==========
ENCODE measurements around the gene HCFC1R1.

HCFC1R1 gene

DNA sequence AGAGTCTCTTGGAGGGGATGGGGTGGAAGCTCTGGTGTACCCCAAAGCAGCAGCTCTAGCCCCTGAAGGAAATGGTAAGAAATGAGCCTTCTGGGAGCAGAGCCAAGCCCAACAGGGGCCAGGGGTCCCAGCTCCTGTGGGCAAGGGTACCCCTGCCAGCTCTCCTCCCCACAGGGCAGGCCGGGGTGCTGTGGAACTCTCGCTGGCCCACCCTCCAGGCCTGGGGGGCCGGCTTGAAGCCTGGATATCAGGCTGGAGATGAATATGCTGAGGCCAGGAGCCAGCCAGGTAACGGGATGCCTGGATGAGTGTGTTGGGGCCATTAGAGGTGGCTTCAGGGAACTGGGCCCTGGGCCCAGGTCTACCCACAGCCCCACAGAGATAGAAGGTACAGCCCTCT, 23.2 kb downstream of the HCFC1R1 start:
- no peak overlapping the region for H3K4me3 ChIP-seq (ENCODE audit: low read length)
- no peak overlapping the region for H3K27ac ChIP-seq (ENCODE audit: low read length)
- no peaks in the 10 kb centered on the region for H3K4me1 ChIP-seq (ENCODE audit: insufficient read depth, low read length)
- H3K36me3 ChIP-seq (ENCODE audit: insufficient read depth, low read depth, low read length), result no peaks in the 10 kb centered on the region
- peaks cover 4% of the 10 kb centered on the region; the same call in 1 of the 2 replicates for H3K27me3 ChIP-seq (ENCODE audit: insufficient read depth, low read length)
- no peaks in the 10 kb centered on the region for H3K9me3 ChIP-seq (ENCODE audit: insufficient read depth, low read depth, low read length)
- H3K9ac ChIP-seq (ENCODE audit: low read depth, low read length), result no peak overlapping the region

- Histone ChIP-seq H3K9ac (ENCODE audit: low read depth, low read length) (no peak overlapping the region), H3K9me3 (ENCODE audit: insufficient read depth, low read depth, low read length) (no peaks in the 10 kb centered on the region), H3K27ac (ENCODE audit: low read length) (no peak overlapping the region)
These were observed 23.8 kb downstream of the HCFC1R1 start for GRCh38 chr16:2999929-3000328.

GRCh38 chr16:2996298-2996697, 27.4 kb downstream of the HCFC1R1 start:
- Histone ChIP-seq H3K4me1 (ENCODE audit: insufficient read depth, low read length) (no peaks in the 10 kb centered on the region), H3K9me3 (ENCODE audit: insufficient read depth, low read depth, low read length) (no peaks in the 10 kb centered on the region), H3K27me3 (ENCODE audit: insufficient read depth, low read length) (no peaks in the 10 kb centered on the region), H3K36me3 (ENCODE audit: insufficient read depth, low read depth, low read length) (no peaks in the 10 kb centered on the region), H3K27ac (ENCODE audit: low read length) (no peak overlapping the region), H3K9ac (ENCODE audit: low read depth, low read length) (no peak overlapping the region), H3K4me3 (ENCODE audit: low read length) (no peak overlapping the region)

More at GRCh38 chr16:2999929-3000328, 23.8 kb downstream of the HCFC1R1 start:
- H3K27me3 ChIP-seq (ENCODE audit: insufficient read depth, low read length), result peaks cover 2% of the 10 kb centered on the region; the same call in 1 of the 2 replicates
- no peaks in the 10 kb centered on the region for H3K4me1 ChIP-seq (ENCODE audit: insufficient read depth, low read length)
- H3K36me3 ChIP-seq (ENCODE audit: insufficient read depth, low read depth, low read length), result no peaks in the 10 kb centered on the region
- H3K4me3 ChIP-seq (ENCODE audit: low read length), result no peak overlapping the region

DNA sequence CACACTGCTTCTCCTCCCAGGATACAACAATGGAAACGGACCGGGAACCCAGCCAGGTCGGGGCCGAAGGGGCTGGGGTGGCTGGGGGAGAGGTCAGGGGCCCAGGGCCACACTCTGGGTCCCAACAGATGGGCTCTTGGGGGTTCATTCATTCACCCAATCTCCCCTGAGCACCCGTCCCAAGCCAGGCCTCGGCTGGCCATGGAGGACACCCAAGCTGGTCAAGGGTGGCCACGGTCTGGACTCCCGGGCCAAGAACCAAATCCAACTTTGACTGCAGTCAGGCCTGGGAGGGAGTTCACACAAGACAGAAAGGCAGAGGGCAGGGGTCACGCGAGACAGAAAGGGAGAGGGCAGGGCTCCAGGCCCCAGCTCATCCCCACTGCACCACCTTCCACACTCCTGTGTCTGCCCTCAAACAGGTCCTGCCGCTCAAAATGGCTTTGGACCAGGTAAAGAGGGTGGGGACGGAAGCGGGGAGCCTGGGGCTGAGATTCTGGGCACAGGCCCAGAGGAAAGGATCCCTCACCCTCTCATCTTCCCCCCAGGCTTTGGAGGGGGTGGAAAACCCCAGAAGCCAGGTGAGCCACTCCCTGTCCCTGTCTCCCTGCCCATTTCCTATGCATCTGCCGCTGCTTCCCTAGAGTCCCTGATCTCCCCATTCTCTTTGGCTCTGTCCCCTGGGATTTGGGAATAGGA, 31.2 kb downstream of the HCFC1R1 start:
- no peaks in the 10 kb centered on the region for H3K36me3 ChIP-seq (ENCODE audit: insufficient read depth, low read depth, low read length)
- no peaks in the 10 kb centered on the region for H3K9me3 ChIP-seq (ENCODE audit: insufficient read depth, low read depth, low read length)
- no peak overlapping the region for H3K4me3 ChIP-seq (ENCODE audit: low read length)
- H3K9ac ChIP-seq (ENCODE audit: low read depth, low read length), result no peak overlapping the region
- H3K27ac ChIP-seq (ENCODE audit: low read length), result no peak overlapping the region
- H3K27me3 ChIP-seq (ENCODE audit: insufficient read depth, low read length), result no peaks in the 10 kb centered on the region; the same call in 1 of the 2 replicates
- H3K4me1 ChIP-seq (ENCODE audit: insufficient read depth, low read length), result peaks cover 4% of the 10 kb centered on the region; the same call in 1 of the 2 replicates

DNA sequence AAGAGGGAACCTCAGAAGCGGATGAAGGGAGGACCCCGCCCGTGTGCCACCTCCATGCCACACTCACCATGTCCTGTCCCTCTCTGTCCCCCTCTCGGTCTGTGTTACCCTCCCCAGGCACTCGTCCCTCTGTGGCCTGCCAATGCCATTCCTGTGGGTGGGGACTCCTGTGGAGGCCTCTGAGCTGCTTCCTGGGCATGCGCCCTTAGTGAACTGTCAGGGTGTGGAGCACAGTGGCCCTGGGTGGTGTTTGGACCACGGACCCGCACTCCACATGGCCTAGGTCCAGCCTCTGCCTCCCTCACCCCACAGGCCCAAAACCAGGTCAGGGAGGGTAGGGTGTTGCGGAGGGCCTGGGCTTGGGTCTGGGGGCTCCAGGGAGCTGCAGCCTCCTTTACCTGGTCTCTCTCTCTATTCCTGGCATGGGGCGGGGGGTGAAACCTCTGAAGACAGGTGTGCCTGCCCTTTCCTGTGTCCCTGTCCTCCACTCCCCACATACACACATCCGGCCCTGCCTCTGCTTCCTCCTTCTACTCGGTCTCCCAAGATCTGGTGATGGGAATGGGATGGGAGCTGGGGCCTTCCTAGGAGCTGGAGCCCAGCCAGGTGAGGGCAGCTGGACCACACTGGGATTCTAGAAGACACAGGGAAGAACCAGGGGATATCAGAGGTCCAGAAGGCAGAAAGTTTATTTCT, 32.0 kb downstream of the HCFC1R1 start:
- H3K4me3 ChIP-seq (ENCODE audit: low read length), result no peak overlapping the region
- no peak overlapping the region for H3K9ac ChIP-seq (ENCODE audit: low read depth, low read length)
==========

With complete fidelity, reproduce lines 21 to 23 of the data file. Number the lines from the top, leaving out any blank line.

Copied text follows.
- no peaks in the 10 kb centered on the region for H3K36me3 ChIP-seq (ENCODE audit: insufficient read depth, low read depth, low read length)
- no peaks in the 10 kb centered on the region for H3K9me3 ChIP-seq (ENCODE audit: insufficient read depth, low read depth, low read length)
- no peak overlapping the region for H3K4me3 ChIP-seq (ENCODE audit: low read length)